August 24

August 24               A Family Covenant, Part 2

“The rest of the people, the priests, the Levites, the gatekeepers, the singers, the temple servants, and all who have separated themselves from the peoples of the lands to the Law of God, their wives, their sons, their daughters, all who have knowledge and understanding, join with their brothers, their nobles, and enter into a curse and an oath to walk in God’s Law that was given by Moses the servant of God, and to observe and do all the commandments of the Lord our Lord and his rules and his statutes.” (Nehemiah 10:28-29)

Nehemiah left his position in Susa as the chief cupbearer to the king to rebuild the wall in Jerusalem. He led the people to work at it, finishing the wall in record time. But the physical wall, the temple, and all the external rebuilding couldn’t change the hearts of God’s people. So Nehemiah led the people to worship the Lord and read The Law together. “And they stood up in their place and read from the Book of the Law of the Lord their God for a quarter of the day; for another quarter of it they made confession and worshiped the Lord their God.” (Nehemiah 9:3) After the Levites acknowledged God’s sovereign, exalted rulership, and role as creator, they prayed a prayer of sincere confession and recommitted themselves to honor God with their practices, because of his compassion, grace, steadfast love, and forgiveness. “Because of all this we make a firm covenant in writing; on the sealed document are the names of our princes, our Levites, and our priests.” (Nehemiah 9:38) In Chapter 10 we have a record of the people all agreeing with the Levites, including themselves in the written covenant and commitment to honor God’s statutes.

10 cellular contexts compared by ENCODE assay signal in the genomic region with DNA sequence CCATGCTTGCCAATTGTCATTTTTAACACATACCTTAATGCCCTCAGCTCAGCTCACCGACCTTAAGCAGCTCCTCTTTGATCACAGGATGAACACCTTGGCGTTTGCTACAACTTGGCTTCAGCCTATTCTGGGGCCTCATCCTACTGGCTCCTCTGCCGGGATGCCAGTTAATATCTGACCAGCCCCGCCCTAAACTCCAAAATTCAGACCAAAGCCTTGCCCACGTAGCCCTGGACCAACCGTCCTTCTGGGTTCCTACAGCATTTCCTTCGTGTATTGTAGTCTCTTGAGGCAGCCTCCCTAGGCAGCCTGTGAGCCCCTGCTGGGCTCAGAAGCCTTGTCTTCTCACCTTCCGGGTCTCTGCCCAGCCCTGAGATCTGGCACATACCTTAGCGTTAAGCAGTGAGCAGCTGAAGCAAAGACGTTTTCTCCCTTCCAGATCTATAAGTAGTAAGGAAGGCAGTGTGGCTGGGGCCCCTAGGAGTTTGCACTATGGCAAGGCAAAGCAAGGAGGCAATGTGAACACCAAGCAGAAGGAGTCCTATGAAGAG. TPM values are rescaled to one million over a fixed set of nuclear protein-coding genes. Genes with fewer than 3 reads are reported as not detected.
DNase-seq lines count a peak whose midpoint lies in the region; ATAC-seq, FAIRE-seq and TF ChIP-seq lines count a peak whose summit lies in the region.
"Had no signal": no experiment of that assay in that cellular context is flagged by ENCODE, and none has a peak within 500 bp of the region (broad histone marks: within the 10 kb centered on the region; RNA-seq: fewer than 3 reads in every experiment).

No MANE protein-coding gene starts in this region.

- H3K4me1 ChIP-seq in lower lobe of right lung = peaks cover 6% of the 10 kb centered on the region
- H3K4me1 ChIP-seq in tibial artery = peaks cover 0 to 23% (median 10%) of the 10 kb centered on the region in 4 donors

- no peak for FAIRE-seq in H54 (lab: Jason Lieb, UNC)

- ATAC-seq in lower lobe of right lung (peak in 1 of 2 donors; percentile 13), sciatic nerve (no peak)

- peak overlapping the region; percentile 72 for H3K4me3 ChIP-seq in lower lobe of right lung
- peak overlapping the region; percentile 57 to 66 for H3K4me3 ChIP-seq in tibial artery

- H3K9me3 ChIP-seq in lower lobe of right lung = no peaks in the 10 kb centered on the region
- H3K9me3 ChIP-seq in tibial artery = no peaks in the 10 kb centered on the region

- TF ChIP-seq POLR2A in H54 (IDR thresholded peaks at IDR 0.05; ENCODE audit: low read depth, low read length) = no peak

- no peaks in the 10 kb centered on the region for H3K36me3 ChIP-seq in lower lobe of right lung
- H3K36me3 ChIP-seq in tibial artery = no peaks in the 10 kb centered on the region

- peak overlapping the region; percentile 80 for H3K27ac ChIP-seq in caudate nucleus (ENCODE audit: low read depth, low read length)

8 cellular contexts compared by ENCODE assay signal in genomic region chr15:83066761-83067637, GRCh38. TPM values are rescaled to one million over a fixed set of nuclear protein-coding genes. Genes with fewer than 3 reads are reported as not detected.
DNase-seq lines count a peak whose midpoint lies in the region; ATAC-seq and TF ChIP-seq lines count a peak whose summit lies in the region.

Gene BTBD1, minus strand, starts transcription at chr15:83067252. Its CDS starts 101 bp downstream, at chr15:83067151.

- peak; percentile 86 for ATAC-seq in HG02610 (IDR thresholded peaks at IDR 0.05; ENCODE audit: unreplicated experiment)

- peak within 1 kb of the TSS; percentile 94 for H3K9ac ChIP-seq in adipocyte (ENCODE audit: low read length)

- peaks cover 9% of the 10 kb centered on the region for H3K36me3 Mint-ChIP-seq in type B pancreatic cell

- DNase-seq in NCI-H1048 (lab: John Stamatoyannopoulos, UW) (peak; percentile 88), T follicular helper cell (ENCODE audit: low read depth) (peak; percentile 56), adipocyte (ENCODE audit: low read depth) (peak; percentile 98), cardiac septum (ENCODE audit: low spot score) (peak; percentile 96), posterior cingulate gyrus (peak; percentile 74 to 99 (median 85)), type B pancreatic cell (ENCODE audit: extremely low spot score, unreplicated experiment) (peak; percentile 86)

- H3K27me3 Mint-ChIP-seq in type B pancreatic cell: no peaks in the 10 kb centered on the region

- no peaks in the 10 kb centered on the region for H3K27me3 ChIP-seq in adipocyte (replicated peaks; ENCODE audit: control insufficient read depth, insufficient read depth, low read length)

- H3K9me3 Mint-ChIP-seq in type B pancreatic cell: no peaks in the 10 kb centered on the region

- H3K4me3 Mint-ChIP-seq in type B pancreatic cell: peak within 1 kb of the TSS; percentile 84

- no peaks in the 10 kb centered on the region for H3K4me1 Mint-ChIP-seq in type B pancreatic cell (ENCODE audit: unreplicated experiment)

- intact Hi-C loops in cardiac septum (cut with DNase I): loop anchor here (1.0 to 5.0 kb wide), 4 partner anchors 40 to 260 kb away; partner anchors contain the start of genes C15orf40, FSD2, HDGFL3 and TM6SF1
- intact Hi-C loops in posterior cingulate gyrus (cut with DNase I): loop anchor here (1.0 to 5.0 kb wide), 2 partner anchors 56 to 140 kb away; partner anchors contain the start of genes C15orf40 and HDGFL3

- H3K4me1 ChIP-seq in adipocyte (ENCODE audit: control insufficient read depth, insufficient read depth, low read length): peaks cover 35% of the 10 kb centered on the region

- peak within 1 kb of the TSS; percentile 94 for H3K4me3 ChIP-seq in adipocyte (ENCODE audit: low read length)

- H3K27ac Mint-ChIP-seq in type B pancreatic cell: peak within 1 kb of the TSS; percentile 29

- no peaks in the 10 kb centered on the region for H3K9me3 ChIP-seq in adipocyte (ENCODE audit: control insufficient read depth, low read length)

A family covenant can be a powerful tool for a family that wants to devote themselves to Jesus Christ. The purpose statement can be like a mission statement after the preamble of doctrinal significance and biblical faith. The purpose statement may be a specific goal or “mission” of the family, such as being more gospel-centered as a family or encouraging each other to apply biblical teachings. The Levites in Jerusalem had a specific purpose, implied in their confession, that immediately precedes their intention to create a written testimony. “Our kings, our princes, our priests, and our fathers have not kept your law or paid attention to your commandments and your warnings that you gave them. Even in their own kingdom, and amid your great goodness that you gave them, and in the large and rich land that you set before them, they did not serve you or turn from their wicked works. Behold, we are slaves this day; in the land that you gave to our fathers to enjoy its fruit and its good gifts, behold, we are slaves. And its rich yield goes to the kings whom you have set over us because of our sins. They rule over our bodies and over our livestock as they please, and we are in great distress.” (Nehemiah 9:34-37) The Levites wanted Israel, the family of God, to appreciate all that the Lord had done for them and enjoy the freedom he had prepared for them in their own nation.

We establish most family rules and boundaries because of issues and problems that arise; organizations do the same thing. So, as your children act out conflicts, rebelliousness, or confusion over moral and ethical issues, perhaps it is time to work on a family covenant. The purpose of the covenant should address your primary concern for your family. Rather than wait for the next crisis, will you begin thinking about your mission as a family dedicated to Jesus Christ?

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